It has been said that harmonies can be healing. In fact, recent research is illuminating how music affects the brain and other body systems in a measurable way. At a bare minimum, it provides a level of comfort to many patients.
As one of the many student-led initiatives at MSIH, students are sharing their musical talents with patients at Soroka Medical Center. Student, Rachel Gaufberg, took the initiative to create a music therapy branch of the palliative care program at MSIH. Prior to matriculating at MSIH, Rachel served as a volunteer music therapist at Boston Children’s Hospital. She was profoundly impacted by the effect music had on patients, and was inspired to bring her experience to Soroka.
Last semester, Rachel started bringing her guitar around to play for patients. While the music may help in healing, it is also a wonderful way to bridge the language barrier, since many patients at Soroka do not speak English. Music is universal and as Rachel notes, it is a “great way to connect with patients despite not sharing the same verbal language.”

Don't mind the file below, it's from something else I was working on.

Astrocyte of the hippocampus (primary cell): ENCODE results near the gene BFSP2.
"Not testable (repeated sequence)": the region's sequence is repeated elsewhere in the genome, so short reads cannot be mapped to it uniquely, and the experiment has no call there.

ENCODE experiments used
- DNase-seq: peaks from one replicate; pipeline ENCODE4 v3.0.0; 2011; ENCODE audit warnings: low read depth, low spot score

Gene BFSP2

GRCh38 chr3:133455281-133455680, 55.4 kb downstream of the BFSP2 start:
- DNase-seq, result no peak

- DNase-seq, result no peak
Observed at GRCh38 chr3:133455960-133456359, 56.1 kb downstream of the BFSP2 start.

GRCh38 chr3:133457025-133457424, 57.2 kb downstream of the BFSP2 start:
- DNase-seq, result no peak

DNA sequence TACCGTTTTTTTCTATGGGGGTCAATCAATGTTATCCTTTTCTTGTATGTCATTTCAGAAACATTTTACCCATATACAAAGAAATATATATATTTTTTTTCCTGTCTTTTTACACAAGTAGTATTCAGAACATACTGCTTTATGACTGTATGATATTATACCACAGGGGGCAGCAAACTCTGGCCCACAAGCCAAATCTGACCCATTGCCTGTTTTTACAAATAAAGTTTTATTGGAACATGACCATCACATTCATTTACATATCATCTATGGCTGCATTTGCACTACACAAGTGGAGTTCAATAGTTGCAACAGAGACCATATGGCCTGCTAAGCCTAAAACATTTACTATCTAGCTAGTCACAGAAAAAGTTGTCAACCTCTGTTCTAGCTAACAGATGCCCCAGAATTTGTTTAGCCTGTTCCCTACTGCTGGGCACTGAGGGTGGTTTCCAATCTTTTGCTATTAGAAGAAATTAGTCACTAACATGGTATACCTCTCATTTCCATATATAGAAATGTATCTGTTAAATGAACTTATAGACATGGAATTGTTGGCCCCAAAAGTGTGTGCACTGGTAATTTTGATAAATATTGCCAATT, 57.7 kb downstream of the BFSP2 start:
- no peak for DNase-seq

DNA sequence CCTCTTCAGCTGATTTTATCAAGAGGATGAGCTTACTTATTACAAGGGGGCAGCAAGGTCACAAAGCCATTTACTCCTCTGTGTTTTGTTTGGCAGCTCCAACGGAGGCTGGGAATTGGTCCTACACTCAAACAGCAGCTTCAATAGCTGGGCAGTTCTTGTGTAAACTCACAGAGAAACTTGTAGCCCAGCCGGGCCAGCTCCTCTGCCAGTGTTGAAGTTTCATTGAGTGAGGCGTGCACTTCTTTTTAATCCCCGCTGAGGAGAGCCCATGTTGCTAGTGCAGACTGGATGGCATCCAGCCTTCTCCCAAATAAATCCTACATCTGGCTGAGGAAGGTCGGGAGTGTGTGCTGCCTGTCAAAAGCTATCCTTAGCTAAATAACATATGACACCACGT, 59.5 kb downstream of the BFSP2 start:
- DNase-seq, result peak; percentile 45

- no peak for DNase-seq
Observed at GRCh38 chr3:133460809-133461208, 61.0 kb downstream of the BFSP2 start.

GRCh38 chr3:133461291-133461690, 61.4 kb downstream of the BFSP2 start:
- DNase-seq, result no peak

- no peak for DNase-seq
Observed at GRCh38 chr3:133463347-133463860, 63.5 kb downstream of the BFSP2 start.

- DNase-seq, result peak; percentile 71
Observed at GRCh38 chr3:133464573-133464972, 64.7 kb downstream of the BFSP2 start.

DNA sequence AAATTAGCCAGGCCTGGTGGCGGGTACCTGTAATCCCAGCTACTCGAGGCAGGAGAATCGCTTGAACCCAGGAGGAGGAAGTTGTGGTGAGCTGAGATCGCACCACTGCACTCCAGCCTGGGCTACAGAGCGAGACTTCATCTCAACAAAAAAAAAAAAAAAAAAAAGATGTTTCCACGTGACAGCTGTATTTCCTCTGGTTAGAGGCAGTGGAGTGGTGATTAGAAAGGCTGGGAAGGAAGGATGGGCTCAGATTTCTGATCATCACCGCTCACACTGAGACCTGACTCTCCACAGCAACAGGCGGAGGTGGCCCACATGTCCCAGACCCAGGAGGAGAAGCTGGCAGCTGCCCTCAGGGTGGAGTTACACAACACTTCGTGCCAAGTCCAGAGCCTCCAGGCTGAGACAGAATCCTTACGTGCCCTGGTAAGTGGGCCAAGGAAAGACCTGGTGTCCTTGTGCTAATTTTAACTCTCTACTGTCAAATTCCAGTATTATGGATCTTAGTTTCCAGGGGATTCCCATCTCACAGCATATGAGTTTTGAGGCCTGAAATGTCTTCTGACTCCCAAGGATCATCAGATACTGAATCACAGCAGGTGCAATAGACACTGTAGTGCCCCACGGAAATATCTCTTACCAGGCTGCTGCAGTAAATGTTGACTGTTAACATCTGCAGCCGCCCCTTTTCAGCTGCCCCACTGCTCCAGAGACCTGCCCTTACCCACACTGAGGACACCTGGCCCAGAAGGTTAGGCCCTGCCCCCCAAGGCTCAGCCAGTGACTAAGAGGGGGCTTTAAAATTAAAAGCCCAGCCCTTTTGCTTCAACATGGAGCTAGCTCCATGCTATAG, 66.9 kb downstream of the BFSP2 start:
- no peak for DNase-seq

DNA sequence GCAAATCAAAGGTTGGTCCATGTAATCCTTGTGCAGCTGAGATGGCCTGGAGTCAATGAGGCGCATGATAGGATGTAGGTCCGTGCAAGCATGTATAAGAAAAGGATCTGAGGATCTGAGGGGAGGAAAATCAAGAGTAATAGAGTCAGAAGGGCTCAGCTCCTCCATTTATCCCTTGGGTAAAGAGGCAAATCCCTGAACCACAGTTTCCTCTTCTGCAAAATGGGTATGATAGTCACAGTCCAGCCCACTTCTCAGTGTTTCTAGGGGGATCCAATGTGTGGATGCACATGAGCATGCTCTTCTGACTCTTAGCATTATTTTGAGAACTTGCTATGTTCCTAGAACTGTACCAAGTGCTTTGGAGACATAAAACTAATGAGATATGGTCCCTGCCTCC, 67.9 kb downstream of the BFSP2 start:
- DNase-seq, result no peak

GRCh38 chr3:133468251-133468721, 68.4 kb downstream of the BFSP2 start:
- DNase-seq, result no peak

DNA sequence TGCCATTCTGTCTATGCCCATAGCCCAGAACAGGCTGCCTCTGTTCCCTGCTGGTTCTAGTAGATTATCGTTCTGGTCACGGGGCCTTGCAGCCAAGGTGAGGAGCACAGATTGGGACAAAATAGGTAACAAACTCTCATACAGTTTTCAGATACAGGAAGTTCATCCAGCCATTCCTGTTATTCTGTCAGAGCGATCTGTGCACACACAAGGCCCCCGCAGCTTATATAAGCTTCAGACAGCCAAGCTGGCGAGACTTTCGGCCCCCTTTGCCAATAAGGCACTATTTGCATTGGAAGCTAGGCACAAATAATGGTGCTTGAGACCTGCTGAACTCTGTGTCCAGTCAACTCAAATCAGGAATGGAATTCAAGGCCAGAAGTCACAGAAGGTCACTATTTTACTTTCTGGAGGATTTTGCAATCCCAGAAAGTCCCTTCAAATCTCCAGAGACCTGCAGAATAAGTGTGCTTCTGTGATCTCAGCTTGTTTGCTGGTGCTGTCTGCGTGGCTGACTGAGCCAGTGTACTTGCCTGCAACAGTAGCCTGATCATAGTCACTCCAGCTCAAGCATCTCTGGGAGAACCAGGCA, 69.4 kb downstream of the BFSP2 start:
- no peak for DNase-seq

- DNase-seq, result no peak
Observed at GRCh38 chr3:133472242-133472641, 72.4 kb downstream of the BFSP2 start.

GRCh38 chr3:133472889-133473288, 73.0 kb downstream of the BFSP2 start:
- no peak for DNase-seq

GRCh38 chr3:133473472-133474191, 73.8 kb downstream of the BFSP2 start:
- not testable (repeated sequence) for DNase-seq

The music has elicited many incredible reactions from patients, including joy, meaning and calm in an otherwise stressful and possibly hopeless-feeling situation. Everyone is very grateful for the MSIH musicians, and they have become popular with patients and staff alike.
More recently, Rachel has started going to the pediatric ward which she especially enjoys. There, “she lets the patients touch the instrument and pluck a string (with careful sanitation before and afterwards)— the reactions range from fascination to complete joy. Whatever the reaction, it’s a well needed change from the mundanity of the hospital (for both the child and the parent), and the cycling in and out of doctors and nurses.”
Now, several students are participating as music volunteers and their delicate melodies drift through the hospital wards. “There are so many students with musical talent at MSIH,” says Rachel, and much like Odeya’s palliative care volunteer initiative, students can volunteer whenever they have time. Rachel is eager for the program to continue to grow this semester and she is hopeful that music will be spread more widely throughout the hospital.